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Scientific Name: Physeter macrocephalus
Suborder: Odontoceti
Family: Physeteridae
Size: 11 - 18 m
Weight: 20000 - 50000 Kg
Group Size: 1 - 50 individuals
Habitat: Inshore, Offshore
Hemisphere: Both
Sperm Whale (Physeter macrocephalus)
The most distinctive feature of a Sperm Whale is its very large, rectangular head, which can be as long as one third of the total body length. Despite the unusual size, the head of a Sperm Whale looks quite narrow when seen from above.

As it often happens for cetaceans, the name "Sperm Whale" comes from the acute scientific sense of observation of whalers. The head of a Sperm Whale does in fact contain huge amounts of an oily, withish substance called Spermaceti, which whalers mistook by sperm. Later scientific investigation made it clear that both male and female Sperm Whales have Spermaceti in their head.
The function of spermaceti is still matter of debate among researchers, but it seems this very fine oil plays a role in buoyancy control (while diving) and in focusing echolocation waves.

A second very distinctive feature of this species is the asymmetric positioning of the blowhole, which is well displaced forward and on the left, making it easy to recognise the blow of a Sperm Whale especially when right in front or behind the animal, as it really sprays at an angle of about 45° forward and on the left.

The Sperm Whale lacks of a true dorsal fin, having instead a series of "knuckles" on its back, the first of which is taller than the others.

Among mammals, Sperm Whales are the undiscussed Masters of Diving. They regularly reach depths of 1000-2000m while hunting, and it seems that even depths of more than 3000 metres are not beyond their phenomenal abilities. As a result of Sperm Whales regularly being recorded hunting deeper and deeper, it now seems quite clear that their depth limit must be dictated more by the amount of oxygen they can take with them while diving rather than by the amazingly high pressures they must stand.
Most noticeably, the Sperm Whale can dive for longer than 2 hours on a single breath!

When back from a deep dive, Sperm Whales spend 10 to 40 min at surface, which allows them to re-oxygenate their body. It is indeed the condition most Sperm Whales are seen by Whale Watchers, when the animal is foating almost motionless while catching its breath, showing only about 10% of its body. Before diving again, the Sperm Whale arches its back and dives alomost vertically, rasing its flukes well above the surface to gain a big push from gravity force.

Male Sperm Whales are bigger than females, which is common feature among Odontoceti (toothed whales). Females also have smaller heads. In both sexes the skin is very wrinkled over the middle part of the body, making it look prunelike.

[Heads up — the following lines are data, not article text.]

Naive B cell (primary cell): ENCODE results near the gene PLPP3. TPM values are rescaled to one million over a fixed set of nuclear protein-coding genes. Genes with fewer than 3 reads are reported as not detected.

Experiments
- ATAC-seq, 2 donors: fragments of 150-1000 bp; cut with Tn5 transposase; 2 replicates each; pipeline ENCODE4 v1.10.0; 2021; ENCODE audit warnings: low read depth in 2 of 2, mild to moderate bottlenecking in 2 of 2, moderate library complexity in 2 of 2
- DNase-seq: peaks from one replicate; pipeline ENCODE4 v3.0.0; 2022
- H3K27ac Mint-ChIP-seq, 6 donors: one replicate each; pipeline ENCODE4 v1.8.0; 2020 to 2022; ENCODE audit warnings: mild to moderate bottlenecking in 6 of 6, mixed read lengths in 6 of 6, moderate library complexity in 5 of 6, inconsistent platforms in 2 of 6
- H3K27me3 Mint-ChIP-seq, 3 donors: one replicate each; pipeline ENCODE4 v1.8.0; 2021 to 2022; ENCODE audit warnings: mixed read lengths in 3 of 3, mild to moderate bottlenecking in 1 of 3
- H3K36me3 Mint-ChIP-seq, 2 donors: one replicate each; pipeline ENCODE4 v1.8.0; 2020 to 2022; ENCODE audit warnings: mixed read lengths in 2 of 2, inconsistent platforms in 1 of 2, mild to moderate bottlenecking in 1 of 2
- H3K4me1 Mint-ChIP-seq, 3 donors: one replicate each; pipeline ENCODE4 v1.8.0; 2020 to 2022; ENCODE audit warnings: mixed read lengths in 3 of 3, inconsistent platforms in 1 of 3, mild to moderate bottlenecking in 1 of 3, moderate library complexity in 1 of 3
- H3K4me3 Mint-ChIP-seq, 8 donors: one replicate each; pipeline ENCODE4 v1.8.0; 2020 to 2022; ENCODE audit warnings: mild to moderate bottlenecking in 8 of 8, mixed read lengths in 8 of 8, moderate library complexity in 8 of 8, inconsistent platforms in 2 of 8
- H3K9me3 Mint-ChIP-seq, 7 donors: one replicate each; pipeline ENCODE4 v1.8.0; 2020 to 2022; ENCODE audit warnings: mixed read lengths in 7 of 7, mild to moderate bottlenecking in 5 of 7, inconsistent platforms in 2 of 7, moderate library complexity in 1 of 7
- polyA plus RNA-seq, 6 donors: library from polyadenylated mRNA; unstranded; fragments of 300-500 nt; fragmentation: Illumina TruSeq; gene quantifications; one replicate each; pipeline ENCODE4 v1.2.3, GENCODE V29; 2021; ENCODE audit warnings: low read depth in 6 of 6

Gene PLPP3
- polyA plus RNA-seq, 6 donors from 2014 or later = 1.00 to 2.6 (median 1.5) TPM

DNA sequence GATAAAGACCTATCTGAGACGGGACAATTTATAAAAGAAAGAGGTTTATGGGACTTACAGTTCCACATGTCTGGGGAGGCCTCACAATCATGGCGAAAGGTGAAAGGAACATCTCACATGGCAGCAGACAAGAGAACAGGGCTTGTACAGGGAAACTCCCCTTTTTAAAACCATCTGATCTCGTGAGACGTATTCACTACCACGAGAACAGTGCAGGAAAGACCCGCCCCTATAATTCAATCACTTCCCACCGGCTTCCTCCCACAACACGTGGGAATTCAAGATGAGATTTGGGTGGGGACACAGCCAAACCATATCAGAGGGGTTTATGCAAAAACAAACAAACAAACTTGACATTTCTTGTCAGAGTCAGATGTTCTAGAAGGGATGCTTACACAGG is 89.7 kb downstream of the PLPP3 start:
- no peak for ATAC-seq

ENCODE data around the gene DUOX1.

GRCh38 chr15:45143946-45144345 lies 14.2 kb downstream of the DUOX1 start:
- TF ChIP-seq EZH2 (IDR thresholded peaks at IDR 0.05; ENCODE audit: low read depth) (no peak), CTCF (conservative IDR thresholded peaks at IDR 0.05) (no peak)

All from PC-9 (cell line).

Sperm Whales have teeth in their lower jaw only, in numbers of 36 to 50, which can be up to 25cm (10in) long. Despite their large teeth, Sperm Whales are believed to feed mostly by suction. Indeed, it has been observed at least in one case that a naturally injured animal, lacking its lower jaw, is still able to feed efficiently.

The Sperm Whale's migratory routes and habits depend on both sex and age. In the Southern Emisphere's summer, mature males move to Antarctica to feed. In most cases, they can be seen during their journey in groups of one or two individuals, while females and young prefer to stay in warmer waters, forming the so-called Nursery Schools. Mature males then join the Nursery Schools in winter, during the breeding season.
In most places where Sperm Whales are known to live, it is not uncommon to be able to observe year-round quite large groups of immature males sticking together, the group size decreasing as the youngsters grow and reach maturity.
Sperm Whales also inhabit the Northern Hemisphere, with no noticeable habit differences to their "downunder" brothers and sisters. Their summer migrations to rich feeding grounds, in this case, reach the high latitudes of Arctic waters.
While the above migration patterns are observed in both hemispheres, some Sperm Whale populations are year-round resident.

During the time of whaling, the Sperm Whale was among the most hunted cetacean species.
Luckily, it appears to be still quite abundant, even if the data collected are still insufficient to assess the real health state of most populations.
Sadly, after decades of whaling, the average size of Sperm Whales has now decreased, and the selective hunting of the largest mature males has afforded a male/female unbalanced ratio, which may prevent (on a larger time scale than the one we can now take into account) the normal growth of this species.


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